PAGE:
Mathematics of the Brain

Research Workshop

 

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The Mathematics of the Brain

Research Workshop

Ambleside, Lake District, UK

September 1 – 2, 2009

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 In conjunction with the A4A6, the 6th Conference on “Algorithms for Approximation”

 


THE PROGRAM COMMITTEE

 

R. Borisyuk (University of Plymouth)

A. Gorban (University of Leicester)

J. Levesley (University of Leicester)

I. Tyukin (University of Leicester)

 


INVITED SPEAKERS

  

Stefan Rotter, Bernstein Center for Computational Neuroscience, Freiburg, Germany

Roman Borysuk, University of Plymouth, Computational neuroscience, UK

Viktor Kazantsev, University of Nizhny Novgorod, Russia

Marcus Kaiser, University of Newcastle, UK

Yulia Timofeeva, University of Warwick, UK

Henk Nijmeijer, Eindhoven University of Technology, The Netherlands,

Jonathan Dawes, University of Bath, UK

Grigory Litvinov, Independent University of Moscow, Russia

  


SCIENTIFIC TOPICS OF THE WORKSHOP

 

Modern computers are extremely fast devices comparing with the biological brain,  however, in many problems such as recognition, decision making, locomotion control, etc, performance of the brain is much higher than performance of the most advanced computational devices. The difference stems from the algorithmic approaches used by computers and the biological brain. Although a huge progress has been made by experimental and theoretical neuroscience in understanding the brain functioning, the algorithms of information processing in the brain are still unknown and wait to be discovered.

There are several obvious difficulties on the way to understanding the computational brain. For example, the brain is a parallel system of information processing with a huge number of dimensions. Several approaches have been developed in mathematics, theoretical physics and data mining to struggle with this difficulty. These approaches are based, mostly, on two complementary ideas:

(i) model (dimensionality) reduction and

(ii) averaging (measure concentration).

A model reduction technology aims to construct a small amount of variables which govern the system dynamics. The measure concentration idea follows the central limit theorem and declares that in a case of high dimensional system, the behaviour of statistical ensembles may be surprisingly simple. In fact this theorem states the equivalence of ensembles in statistical and provides some important examples. It seems suitable to apply these ideas to attack the computational brain models; however, the success in this direction has been rather modest. The reason for that is simple: the most important and interesting features of the computational brain could not be simplified enough and finding of the proper way for mathematical description of the brain is a very difficult and challenging problem.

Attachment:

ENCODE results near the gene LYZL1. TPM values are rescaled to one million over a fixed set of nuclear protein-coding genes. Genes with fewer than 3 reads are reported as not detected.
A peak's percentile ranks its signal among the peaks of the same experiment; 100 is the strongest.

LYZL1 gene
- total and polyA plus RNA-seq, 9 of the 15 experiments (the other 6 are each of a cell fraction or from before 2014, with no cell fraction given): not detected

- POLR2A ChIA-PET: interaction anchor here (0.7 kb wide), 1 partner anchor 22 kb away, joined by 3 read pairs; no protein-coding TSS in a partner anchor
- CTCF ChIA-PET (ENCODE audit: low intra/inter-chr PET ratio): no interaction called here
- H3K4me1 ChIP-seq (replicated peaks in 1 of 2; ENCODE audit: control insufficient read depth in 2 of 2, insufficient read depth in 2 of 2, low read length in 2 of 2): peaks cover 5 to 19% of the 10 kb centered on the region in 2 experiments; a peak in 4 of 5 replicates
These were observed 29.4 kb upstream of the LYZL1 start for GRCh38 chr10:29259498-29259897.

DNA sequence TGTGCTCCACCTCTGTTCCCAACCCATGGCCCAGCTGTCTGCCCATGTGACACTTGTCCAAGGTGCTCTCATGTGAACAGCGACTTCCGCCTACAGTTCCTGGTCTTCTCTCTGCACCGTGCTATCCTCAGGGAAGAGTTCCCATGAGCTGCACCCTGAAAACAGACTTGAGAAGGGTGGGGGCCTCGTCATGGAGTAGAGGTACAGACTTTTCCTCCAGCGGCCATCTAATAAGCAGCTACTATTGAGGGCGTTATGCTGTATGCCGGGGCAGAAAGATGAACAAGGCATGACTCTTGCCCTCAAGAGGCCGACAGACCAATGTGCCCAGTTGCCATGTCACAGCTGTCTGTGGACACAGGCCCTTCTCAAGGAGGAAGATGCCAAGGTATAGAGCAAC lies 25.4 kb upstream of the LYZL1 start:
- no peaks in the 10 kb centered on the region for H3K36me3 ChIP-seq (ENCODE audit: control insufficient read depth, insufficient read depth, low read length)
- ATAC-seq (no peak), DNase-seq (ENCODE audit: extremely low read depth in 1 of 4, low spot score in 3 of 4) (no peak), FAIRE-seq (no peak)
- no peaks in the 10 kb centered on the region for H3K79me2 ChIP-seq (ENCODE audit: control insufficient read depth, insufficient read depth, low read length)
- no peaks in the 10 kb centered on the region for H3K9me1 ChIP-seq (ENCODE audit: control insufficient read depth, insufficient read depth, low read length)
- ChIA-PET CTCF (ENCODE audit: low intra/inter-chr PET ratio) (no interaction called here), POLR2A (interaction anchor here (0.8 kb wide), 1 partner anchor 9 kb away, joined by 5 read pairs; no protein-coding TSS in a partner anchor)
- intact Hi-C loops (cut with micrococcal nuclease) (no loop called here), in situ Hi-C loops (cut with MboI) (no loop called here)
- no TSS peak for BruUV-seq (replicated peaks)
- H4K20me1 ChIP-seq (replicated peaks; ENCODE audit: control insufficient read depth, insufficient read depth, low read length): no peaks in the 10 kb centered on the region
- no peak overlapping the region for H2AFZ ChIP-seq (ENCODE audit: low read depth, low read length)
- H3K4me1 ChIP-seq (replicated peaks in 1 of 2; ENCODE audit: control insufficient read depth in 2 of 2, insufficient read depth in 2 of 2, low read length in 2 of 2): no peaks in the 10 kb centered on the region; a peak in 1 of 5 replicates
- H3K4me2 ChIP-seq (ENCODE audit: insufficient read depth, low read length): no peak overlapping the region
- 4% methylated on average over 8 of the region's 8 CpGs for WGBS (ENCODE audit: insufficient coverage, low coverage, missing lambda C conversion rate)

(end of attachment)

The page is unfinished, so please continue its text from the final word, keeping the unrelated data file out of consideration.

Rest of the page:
Another difficulty comes from the consideration that the system's behaviour is rather irregular and includes stochastic elements but at the same time is very reliable and precise. One useful analogy is to approximate the system's behaviour by trajectories wandering around multiple attractors. These attractors are either unstable (but can be stabilised by relatively small perturbation), or even appear in the system after small perturbation (these "ghost attractors" are absent in the system under consideration, but can attract trajectories for some finite time). The wandering between attractors goes under control of some specific "algorithm" corresponding to some particular brain function. Although this "algorithm" does not solve the exact problem but instead finds some approximation of the solution, the neurobiology provides evidence that these "algorithms" very effective from computational point of view and in fact are optimal.

During this two day Workshop we would like to consider different approaches to understanding the computational brain and discuss appropriate methods for this study from the arsenal of modern mathematics. The topics include but are not limited to:

1.     Model reduction and measure concentration techniques for the analysis and modelling of brain function

2.     Mathematical principles of plausible brain computation. We shall review current challenges and opportunities which high-dimensional dynamical systems present as a universal media for carrying out computations

3.     Model inference. We will discuss the issues of qualitative and quantitative mathematical modelling of brain: what features a typical model should reproduce, and how to fit parameters of a typical model to data in a computationally efficient, reliable and meaningful way

 

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